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The purpose of our research was to use Day, Harrison, and Halpin’s, (2009) theory of leadership development as a premise to investigate how students’ constructive development is related to their leader identity development and understanding of leadership. Baxter Magolda’s Model of Epistemological Reflection (MER, 1988, 2001) was used to understand constructive development, Komives, Owen, Longerbeam, Mainella, & Osteen’s Leadership Identity Development (2005) to determine leader identity, and Drath’s principles of leadership (2001) to determine understanding of leadership. Fifty junior and senior college student leaders filled out the MER and participated in an interview about their leadership experiences. Interviews were coded according to the above constructs of leader identity development and leadership understanding. Although there was a relationship between leader identity development and understanding of leadership, no relationship was found between these two constructs and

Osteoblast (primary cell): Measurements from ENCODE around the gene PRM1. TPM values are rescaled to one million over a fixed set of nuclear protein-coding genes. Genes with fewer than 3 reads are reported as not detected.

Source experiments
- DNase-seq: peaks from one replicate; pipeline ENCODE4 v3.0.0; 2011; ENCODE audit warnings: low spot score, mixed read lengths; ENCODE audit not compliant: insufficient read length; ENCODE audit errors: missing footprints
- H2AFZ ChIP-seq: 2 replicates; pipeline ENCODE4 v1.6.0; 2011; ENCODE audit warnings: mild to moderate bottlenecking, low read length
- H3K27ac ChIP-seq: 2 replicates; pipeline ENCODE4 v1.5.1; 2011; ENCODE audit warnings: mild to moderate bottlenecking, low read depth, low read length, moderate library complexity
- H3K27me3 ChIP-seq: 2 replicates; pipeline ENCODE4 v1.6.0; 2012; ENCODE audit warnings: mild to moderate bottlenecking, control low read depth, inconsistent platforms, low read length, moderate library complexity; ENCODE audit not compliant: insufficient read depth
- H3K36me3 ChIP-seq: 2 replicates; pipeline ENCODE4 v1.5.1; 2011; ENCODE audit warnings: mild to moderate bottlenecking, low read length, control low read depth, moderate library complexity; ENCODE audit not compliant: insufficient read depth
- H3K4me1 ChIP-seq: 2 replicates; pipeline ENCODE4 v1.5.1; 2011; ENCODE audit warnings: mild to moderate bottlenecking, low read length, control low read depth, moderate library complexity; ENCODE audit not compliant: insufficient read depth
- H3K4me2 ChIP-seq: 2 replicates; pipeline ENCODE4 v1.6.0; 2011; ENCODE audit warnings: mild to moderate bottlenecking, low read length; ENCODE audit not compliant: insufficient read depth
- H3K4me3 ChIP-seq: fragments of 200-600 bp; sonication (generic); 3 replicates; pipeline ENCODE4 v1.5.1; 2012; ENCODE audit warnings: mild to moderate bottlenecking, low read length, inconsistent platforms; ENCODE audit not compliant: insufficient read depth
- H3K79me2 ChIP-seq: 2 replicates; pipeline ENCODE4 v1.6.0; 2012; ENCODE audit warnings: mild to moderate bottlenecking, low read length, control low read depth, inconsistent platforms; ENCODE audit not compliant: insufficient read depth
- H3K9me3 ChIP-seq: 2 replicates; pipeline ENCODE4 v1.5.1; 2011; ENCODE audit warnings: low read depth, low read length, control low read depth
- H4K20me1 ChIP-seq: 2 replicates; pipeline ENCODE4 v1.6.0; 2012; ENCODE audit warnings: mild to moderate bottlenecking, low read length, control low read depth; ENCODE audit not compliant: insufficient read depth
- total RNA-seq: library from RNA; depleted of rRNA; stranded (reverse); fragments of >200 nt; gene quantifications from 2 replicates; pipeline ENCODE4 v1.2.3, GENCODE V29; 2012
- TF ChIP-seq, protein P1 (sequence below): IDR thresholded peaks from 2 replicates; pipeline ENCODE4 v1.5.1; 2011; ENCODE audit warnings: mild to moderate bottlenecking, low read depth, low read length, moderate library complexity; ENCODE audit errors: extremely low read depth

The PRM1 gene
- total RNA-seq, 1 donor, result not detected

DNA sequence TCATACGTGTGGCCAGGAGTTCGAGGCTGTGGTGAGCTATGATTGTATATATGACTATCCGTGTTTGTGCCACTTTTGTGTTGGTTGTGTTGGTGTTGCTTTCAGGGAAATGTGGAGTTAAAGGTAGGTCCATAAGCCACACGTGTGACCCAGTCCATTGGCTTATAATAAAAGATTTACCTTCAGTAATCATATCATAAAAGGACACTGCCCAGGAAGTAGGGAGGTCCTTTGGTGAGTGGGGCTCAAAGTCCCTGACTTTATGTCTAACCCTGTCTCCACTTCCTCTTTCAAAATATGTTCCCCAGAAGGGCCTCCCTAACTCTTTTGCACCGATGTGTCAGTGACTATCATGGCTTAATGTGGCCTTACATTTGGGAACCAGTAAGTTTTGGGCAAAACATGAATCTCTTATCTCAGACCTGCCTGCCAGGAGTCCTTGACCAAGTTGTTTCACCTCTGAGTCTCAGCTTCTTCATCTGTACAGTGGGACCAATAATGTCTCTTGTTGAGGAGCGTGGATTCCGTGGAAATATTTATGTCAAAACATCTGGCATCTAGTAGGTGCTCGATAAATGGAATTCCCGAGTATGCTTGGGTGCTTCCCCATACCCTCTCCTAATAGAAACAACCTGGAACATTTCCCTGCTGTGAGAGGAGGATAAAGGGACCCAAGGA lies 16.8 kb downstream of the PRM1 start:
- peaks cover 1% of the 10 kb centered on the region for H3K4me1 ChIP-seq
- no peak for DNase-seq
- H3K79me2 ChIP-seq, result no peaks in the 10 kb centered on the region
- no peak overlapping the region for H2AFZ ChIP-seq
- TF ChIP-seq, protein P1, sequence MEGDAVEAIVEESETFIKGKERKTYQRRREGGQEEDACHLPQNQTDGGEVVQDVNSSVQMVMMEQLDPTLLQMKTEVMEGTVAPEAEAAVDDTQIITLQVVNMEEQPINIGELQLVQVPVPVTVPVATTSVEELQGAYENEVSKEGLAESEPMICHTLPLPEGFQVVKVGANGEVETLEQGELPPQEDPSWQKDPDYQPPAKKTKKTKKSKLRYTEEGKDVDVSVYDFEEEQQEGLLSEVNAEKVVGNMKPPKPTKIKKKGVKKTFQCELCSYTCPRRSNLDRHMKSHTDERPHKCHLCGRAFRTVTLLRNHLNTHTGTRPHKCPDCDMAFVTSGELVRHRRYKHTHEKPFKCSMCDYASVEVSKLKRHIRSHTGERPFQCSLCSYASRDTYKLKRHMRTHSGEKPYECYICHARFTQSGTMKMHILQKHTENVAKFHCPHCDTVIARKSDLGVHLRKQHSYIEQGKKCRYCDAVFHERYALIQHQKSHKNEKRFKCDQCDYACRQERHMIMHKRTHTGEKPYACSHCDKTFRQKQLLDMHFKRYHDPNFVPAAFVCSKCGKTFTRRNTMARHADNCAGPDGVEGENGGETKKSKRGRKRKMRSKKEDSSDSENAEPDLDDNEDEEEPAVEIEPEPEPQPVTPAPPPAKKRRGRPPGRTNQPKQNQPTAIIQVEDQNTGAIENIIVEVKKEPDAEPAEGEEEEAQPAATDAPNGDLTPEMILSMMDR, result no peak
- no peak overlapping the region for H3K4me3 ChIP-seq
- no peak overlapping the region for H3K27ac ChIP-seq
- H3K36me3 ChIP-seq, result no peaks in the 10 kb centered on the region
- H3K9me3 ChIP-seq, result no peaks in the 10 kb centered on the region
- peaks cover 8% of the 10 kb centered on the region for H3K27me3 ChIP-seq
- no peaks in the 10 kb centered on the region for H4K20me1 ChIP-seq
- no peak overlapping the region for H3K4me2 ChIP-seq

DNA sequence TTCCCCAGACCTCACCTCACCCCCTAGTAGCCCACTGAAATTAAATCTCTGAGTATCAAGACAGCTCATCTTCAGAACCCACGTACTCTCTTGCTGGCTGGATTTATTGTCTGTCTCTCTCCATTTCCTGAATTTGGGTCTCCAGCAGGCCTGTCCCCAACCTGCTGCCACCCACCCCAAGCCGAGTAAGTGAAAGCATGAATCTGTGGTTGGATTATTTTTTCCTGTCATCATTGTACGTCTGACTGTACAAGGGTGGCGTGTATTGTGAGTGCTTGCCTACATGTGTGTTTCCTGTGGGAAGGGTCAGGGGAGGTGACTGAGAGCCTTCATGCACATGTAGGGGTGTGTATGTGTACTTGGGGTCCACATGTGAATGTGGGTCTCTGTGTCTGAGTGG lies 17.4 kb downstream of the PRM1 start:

constructive development. Findings suggest that most of the student leaders still depend on others to help them construct reality. Furthermore, many believe that because they are in a leadership role, they are leaders while others are not.